Celebrating Twenty-Six Years

Bach's St. John Passion

The Mardi Considine Spring Concert

An intimate production of this masterpiece
using a choir of eight singers, as Bach did, with
 a small orchestra of 18th-century instruments 
like those he wrote for. The ensemble will be led 
by Scott Metcalfe, a gifted early music director. 
Featuring tenor Jason McStoots as Evangelist
and baritone William Sharp as Jesus
Laurie Heimes & Margot Rood, sopranos
Kristen Dubenion Smith & Kim Leeds, altos
Aaron Sheehan, tenor
Brian Ming Chu, baritone

Friday, March 13, 2020 at 7:30 pm

All Saints' Church, 

16 All Saints' Road, Princeton

Note: Open to those who have already tickets for one of the performances


Saturday, March 14, 2020 at 7:30 pm

All Saints' Church, 

16 All Saints' Road, Princeton


Sunday, March 15, 2020 at 3:00 pm
Trinity Episcopal Church, Solebury, PA
A Note on Our Production of the St. John Passion
Johann Sebastian Bach’s St John Passion is a choral work—but the choir Bach had in mind was not what most people think of nowadays. Bach performed the Passion with a choir of just eight singers, two singers per part, and those eight singers sang all the solo parts as well, including that of the narrator, the Evangelist. This is exactly how we will score our performance of the Passion. When we use a choir like Bach’s, together with a small orchestra of 18th-century instruments like those he wrote for, the effect is wonderfully direct and personal. Instead of a mass of sound one hears individual lines emerge from the texture with greater clarity, and the soloists, rather than sitting aloof from the action during the chorales and choruses, are full participants in the heart-rending and cathartic events.
                          Learn More about Bach's St. John Passion

Thursday, March 5 at 7 pm, Princeton Public Library

Herr Bach and His Instruments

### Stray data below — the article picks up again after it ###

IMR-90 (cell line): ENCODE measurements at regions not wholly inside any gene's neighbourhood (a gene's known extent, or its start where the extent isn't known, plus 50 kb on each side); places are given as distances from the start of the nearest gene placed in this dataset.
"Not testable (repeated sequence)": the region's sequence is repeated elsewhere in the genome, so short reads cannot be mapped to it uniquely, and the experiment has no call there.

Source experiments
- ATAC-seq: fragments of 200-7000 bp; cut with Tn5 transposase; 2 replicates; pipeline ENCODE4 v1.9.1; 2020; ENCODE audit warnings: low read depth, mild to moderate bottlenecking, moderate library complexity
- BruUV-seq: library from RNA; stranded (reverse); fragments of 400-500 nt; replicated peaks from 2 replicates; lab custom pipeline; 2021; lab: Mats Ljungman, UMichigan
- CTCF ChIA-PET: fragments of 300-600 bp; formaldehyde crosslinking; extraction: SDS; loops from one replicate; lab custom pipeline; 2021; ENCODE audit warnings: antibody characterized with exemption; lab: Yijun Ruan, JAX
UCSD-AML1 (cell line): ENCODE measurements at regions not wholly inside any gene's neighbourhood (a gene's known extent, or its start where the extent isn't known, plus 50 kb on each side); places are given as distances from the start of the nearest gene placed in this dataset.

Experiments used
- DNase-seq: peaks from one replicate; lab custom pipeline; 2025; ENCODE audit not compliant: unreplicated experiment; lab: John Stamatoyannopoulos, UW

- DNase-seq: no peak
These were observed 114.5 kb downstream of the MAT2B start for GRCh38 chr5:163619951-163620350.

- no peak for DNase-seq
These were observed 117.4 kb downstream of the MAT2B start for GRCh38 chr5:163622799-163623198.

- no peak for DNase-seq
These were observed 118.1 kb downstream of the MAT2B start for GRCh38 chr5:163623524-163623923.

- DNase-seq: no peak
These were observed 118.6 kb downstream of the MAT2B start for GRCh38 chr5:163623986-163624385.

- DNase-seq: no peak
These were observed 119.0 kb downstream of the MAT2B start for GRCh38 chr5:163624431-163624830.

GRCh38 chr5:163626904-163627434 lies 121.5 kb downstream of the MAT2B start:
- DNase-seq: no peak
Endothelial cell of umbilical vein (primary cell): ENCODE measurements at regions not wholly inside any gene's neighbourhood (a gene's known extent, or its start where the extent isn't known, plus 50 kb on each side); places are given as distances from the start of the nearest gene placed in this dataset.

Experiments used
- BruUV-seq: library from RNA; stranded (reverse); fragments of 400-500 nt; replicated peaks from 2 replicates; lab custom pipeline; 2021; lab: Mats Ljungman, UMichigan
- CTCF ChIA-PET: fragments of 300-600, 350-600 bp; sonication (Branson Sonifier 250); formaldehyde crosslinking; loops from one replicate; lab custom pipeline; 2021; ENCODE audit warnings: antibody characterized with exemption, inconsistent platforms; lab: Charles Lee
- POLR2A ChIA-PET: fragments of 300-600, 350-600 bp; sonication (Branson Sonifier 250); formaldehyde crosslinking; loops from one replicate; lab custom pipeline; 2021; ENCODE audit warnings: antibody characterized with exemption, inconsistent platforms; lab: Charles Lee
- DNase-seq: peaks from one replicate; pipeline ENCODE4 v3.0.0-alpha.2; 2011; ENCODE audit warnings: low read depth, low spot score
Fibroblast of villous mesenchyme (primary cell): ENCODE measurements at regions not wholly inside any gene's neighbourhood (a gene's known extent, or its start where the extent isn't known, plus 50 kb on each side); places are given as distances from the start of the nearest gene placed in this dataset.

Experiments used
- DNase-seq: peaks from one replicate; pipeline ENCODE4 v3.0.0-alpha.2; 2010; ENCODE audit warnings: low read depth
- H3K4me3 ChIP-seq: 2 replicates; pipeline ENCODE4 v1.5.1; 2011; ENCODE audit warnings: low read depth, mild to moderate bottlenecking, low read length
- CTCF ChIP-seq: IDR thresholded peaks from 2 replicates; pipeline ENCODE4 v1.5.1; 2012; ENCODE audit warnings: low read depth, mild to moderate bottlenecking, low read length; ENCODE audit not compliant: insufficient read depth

An introduction to the Baroque instruments Bach wrote for in his St. John Passion, including the viola d'amore, oboe da caccia, viola da gamba, and theorbo.


Sunday, March 8, 2020 at 3 pm, Princeton Public Library

"The Musical Aims of Bach's St. John Passion"

A lecture by Michael Marissen, an internationally known Bach scholar


Saturday, March 14, 2020 at 3 p.m. at All Saints' Church

 "Troubling Voices in Bach's Sublime St. John Passion "

A panel discussion about the controversial nature of the St. John Passion

with Michael Marissen, Bach scholar

Ellen T. Charry, Professor Emerita at the Princeton Theological Seminary,

and Scott Metcalfe, Baroque musician & conductor

About Scott Metcalfe, director

Scott Metcalfe is the director of Blue Heron, acclaimed by The Boston Globe as “one of the Boston music community’s indispensables” and the winner of the 2018 Gramophone Classical Music Award for Early Music and the 2015 Noah Greenberg Award from the American Musicological Society. Metcalfe is widely recognized as one of North America’s leading specialists in music from the fifteenth through seventeenth centuries and beyond. From 2010-2019 Metcalfe was music director of New York City’s Green Mountain Project (Jolle Greenleaf, artistic director) and he has been guest director of TENET (New York), the Handel & Haydn Society (Boston), Emmanuel Music (Boston), the Tudor Choir and Seattle Baroque, Pacific Baroque Orchestra (Vancouver, BC), Quire Cleveland, the Dryden Ensemble (Princeton, NJ), and Early Music America’s Young Performers Festival Ensemble, in music ranging from Machaut to Bach and Handel. Metcalfe also enjoys a career as a baroque violinist, playing with Les Délices (dir. Debra Nagy), L’Harmonie des Saisons (dir. Eric Milnes), and other ensembles. His scholarly activities include research on the performance practice of English vocal music in the 16th and 17th centuries, some of appears as two chapters in Music, politics, and religion in early seventeenth-century Cambridge: the Peterhouse partbooks in context (Woodbridge: Boydell and Brewer, forthcoming in 2019). He has also edited a motet by Francisco de Peñalosa for Antico Edition and the twelve unique songs in the newly-discovered Leuven chansonnier for the Alamire Foundation (Belgium), and he is preparing a new edition of the songs of Gilles Binchois (c. 1400-1460). Metcalfe received a bachelor’s degree from Brown University (1985), where he majored in biology, and a master’s degree in historical performance practice from Harvard (2005). He has taught at Boston University and Harvard University, has served as director of the baroque orchestra at Oberlin Conservatory, and is a Visiting Professor of Music History at the New England Conservatory in 2019-20.

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